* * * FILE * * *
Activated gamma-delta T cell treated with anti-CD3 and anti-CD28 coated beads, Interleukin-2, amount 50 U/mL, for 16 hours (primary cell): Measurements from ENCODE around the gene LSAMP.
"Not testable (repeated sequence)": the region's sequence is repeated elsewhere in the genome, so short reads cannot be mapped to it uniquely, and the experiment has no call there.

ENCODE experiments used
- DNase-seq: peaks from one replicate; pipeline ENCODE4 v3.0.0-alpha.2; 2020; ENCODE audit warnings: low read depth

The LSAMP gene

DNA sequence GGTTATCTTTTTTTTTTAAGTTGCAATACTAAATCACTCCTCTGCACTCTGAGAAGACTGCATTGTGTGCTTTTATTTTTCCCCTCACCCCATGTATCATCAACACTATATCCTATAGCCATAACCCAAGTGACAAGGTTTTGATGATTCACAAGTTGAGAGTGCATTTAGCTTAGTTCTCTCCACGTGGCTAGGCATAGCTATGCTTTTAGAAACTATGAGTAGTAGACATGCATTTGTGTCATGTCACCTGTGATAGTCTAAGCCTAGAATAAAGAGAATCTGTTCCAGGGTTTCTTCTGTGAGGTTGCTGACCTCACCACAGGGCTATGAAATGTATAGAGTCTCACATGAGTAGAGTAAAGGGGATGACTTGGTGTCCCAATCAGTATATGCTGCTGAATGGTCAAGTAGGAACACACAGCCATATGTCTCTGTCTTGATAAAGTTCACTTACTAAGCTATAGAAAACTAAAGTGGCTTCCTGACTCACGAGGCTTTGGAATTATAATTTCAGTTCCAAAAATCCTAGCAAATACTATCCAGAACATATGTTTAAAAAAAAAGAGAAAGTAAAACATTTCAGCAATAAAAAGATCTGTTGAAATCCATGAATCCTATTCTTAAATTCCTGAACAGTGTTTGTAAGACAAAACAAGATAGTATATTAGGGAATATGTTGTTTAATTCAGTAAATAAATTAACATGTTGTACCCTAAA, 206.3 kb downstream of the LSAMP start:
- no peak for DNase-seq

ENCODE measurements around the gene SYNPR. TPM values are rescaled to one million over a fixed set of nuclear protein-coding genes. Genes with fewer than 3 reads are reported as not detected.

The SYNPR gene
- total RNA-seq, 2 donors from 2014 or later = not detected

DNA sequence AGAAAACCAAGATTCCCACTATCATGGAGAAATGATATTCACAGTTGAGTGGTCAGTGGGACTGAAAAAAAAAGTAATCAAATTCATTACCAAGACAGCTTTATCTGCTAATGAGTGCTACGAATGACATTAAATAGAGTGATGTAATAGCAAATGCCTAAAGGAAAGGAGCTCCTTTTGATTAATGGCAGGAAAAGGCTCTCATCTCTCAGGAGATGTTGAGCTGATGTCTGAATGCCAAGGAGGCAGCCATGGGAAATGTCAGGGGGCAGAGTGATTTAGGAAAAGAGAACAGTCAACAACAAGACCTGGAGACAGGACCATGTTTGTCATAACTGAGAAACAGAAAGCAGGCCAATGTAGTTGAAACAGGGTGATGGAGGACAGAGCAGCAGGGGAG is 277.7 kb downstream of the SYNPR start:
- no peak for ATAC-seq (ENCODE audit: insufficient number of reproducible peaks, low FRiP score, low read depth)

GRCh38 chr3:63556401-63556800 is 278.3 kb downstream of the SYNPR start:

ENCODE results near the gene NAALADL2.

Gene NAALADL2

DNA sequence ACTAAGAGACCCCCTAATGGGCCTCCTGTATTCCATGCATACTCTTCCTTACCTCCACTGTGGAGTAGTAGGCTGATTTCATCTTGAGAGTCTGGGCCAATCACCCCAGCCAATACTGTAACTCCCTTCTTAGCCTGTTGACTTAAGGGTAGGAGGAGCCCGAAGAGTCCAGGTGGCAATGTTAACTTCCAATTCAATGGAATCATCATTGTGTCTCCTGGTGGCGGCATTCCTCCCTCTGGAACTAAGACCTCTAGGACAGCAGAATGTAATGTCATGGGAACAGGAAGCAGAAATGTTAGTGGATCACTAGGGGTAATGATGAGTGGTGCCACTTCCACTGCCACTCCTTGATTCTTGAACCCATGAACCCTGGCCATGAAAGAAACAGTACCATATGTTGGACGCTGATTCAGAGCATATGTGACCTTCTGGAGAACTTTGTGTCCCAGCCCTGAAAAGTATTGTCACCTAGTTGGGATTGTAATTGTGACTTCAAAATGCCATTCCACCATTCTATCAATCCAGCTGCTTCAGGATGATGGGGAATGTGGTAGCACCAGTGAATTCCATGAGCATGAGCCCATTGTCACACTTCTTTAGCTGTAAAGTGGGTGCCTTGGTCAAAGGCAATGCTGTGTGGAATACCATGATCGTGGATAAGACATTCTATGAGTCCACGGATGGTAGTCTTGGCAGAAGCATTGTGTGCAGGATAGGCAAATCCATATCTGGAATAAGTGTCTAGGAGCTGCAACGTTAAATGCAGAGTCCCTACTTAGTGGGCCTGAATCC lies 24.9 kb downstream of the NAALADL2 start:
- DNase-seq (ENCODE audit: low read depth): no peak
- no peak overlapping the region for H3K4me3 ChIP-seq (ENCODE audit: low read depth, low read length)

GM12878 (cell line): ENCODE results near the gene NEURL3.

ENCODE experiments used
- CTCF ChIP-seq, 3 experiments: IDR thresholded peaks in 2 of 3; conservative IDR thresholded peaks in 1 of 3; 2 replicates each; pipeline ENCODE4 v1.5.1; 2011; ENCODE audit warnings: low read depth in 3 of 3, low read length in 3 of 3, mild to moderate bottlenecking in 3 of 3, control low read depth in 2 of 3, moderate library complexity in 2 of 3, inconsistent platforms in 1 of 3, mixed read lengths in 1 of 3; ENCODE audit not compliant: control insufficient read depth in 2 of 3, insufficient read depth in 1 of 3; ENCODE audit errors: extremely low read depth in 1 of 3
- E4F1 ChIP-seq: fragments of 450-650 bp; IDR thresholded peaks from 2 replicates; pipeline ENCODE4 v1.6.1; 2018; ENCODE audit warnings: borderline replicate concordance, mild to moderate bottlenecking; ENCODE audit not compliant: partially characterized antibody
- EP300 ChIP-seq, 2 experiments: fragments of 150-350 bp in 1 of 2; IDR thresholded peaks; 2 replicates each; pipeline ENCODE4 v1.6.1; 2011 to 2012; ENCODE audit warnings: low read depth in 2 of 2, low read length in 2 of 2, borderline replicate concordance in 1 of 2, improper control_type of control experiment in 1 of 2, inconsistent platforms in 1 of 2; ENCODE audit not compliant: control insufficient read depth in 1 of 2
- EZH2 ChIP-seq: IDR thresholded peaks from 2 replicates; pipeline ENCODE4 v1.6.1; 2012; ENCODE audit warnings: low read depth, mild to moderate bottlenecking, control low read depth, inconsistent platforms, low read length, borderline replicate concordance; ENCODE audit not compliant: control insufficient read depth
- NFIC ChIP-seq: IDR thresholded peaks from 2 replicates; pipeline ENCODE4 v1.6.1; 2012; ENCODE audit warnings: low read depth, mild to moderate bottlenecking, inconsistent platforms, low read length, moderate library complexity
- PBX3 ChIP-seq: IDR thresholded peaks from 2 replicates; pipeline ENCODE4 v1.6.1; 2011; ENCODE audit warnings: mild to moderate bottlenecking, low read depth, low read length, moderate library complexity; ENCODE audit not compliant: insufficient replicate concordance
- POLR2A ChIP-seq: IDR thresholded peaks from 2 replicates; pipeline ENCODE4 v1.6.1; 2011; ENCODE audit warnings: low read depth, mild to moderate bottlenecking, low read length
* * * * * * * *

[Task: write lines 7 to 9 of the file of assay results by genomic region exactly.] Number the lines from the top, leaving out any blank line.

- no peak for DNase-seq

ENCODE measurements around the gene SYNPR. TPM values are rescaled to one million over a fixed set of nuclear protein-coding genes. Genes with fewer than 3 reads are reported as not detected.

The SYNPR gene